Residents fired up over slow power fix


A representative from Vector Power Company has addressed complaints about the slow response to outages in Auckland after Tuesday’s storm.

''We appreciate the frustration from some costumers and reiterate that there are numerous crews out working on these hot water issues alone,'' says spokesperson Sandy Hodge.

She admits the large level of damage from the cyclone-force winds earlier this week has taken days to repair.

''Our priority is to ensure the large outages are fixed first, then the smaller area outages, so that customers can have heating, cooking facilities and lighting.''

She says the crew put in ''immense effort'' in restoring all but 15 customers out of 90,000 and that the last issues will be resolved today.

Yesterday many vented their growing frustrations in writing on the Facebook pages of their power suppliers. Several residents also shared their anger with the Sunday Star-Times, including mum-of-two Pauline Malpass who said: "It is crazy and it is so frustrating, you try to get some answers and you get nowhere ... you get these poor devils on the customer service desk who are probably inundated with these calls from me and everybody else. You don't get any joy."

Malpass, who lives in the North Shore suburb of Hillcrest, and her family have been without hot water since Tuesday.

After several days of cold showers, her family managed to "beg" hot showers from friends living nearby. She said energy officials were unable to say when her house would have hot water again.

"People say you have got to harden up, but there is no real reason why this has happened," she said. "They just said it is the storm, but I don't know what the hell this storm has done to our hot water. We can't just keep scabbing [hot] showers off everybody."

Hodge said Vector have had to closely monitor fatigue levels within staff to maintain safety and the hot water supply is on a different system to the electrical network.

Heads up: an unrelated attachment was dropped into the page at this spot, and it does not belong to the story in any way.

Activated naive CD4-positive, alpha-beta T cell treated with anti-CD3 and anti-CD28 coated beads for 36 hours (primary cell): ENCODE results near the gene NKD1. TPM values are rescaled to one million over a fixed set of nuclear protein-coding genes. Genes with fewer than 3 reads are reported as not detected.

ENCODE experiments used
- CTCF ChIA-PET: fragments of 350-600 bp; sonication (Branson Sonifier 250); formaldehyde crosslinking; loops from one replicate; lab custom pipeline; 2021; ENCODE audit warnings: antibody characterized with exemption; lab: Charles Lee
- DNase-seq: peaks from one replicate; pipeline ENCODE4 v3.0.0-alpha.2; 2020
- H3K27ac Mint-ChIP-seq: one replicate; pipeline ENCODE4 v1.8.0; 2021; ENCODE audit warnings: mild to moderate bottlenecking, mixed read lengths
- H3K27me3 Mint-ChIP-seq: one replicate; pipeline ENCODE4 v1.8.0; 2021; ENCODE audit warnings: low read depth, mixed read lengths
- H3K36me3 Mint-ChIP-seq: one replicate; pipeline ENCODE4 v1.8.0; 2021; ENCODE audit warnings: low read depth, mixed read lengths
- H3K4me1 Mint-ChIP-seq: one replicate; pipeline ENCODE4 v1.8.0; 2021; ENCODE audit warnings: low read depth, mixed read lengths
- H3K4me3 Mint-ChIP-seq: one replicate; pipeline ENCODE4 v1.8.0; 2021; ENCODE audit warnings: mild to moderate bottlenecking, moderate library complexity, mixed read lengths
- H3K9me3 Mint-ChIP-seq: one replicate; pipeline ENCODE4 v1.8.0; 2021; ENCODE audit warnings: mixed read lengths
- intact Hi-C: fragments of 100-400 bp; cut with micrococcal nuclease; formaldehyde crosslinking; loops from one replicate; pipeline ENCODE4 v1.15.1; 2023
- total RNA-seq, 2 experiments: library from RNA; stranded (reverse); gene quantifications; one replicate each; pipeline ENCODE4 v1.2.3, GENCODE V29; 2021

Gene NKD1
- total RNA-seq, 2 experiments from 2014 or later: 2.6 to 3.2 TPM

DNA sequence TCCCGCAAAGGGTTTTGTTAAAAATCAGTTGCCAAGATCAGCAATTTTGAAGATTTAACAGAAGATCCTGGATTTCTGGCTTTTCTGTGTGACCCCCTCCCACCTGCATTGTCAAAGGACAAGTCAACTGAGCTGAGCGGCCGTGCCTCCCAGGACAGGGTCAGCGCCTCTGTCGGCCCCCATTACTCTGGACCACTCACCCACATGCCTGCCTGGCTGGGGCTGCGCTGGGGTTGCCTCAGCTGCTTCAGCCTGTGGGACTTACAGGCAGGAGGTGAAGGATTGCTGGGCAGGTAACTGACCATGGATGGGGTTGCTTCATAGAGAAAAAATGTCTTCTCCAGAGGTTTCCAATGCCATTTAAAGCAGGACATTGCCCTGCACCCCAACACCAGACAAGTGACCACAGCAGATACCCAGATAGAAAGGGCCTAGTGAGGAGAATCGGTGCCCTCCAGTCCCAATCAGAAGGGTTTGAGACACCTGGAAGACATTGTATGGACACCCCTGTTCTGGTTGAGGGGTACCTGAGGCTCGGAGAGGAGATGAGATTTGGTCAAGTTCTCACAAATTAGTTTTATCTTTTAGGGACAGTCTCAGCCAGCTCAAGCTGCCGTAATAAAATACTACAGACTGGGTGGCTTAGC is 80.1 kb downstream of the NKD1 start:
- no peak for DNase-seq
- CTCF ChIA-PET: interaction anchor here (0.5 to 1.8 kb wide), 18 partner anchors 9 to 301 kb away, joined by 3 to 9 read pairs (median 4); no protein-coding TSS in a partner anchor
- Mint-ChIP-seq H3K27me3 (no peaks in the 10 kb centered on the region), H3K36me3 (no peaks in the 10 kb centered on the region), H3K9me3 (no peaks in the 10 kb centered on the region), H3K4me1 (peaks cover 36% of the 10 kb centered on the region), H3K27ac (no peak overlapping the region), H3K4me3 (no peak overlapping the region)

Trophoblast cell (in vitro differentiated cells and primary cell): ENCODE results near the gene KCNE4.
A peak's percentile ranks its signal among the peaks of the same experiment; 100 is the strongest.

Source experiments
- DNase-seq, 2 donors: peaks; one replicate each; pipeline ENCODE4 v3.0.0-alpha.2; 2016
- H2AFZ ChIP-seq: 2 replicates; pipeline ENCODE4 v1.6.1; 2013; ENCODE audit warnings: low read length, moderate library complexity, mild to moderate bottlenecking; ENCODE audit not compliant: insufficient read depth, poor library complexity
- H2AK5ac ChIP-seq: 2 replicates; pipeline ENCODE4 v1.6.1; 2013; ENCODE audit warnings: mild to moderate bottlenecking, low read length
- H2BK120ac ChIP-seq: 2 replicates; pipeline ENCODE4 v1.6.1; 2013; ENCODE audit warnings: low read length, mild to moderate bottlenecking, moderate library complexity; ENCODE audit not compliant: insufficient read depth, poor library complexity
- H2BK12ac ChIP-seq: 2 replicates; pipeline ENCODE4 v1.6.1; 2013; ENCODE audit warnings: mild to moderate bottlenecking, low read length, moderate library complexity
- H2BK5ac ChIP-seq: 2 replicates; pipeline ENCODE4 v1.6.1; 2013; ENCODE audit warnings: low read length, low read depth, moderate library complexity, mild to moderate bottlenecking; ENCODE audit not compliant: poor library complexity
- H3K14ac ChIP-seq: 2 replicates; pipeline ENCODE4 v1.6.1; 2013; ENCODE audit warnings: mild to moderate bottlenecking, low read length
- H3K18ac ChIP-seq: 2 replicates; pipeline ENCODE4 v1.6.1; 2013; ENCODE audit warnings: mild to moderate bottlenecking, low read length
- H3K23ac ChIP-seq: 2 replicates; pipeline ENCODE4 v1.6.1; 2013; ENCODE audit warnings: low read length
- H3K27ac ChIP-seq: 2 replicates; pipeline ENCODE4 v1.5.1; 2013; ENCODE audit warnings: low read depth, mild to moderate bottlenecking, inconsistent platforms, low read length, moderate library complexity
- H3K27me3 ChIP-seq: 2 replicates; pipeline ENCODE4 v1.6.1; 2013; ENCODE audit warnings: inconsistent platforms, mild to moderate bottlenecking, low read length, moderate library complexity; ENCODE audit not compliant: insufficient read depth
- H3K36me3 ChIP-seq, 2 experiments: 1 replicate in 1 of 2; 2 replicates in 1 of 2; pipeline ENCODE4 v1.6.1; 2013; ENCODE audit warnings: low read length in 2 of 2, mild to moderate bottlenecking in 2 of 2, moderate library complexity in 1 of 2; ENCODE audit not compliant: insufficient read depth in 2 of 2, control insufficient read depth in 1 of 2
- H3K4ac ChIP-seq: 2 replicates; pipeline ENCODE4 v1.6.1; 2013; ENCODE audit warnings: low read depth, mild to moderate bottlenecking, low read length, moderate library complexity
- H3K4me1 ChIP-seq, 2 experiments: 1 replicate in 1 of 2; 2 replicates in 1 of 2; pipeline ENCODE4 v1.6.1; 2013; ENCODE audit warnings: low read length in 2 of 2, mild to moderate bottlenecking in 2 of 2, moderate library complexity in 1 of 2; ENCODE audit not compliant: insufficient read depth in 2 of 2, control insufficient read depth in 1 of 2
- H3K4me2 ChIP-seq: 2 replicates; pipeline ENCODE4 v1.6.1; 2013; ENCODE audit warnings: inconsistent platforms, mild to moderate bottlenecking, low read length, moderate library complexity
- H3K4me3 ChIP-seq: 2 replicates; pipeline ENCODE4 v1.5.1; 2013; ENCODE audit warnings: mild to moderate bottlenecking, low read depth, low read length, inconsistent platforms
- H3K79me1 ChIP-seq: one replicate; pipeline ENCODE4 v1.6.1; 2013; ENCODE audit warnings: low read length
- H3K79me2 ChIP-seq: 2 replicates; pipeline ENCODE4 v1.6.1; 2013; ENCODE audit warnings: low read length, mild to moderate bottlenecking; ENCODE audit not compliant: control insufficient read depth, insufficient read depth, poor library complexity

''It's possible to have had power on since the storm, but vegetation or debris has struck the hot water supply system, taking it out,'' said Hodge.

''Please remember that hot water cylinders do take some four to six hours to heat up.''

Malpass described that response as "absolute bullshit".

Earlier this week she paid $80 for an electrician to give her cylinder a check. A neighbour paid another electrician $96.

"I thought my element had gone and he said no [it was fine]," she said. "These electricians are probably creaming it now."

Malpass said she was staggered at the number of outages considering the conditions the storm brought were not out of the ordinary. "I come from Ireland and was talking to my dad this morning and he goes, 'I told you you went to a Third World country'.

"They are blaming the storm that happened on Tuesday that 'created' havoc and I was thinking,'A few trees fell down ... that is not havoc, that is a storm that happens all the time'."

But Aucklanders feeling the chill probably won't get too much sympathy from hardened Mainlanders this weekend. In 2006, 12,000 homes in South Canterbury lost their power supplies following a massive snowstorm. It took three weeks for some affected properties to have their electricity restored.

Sunday Star Times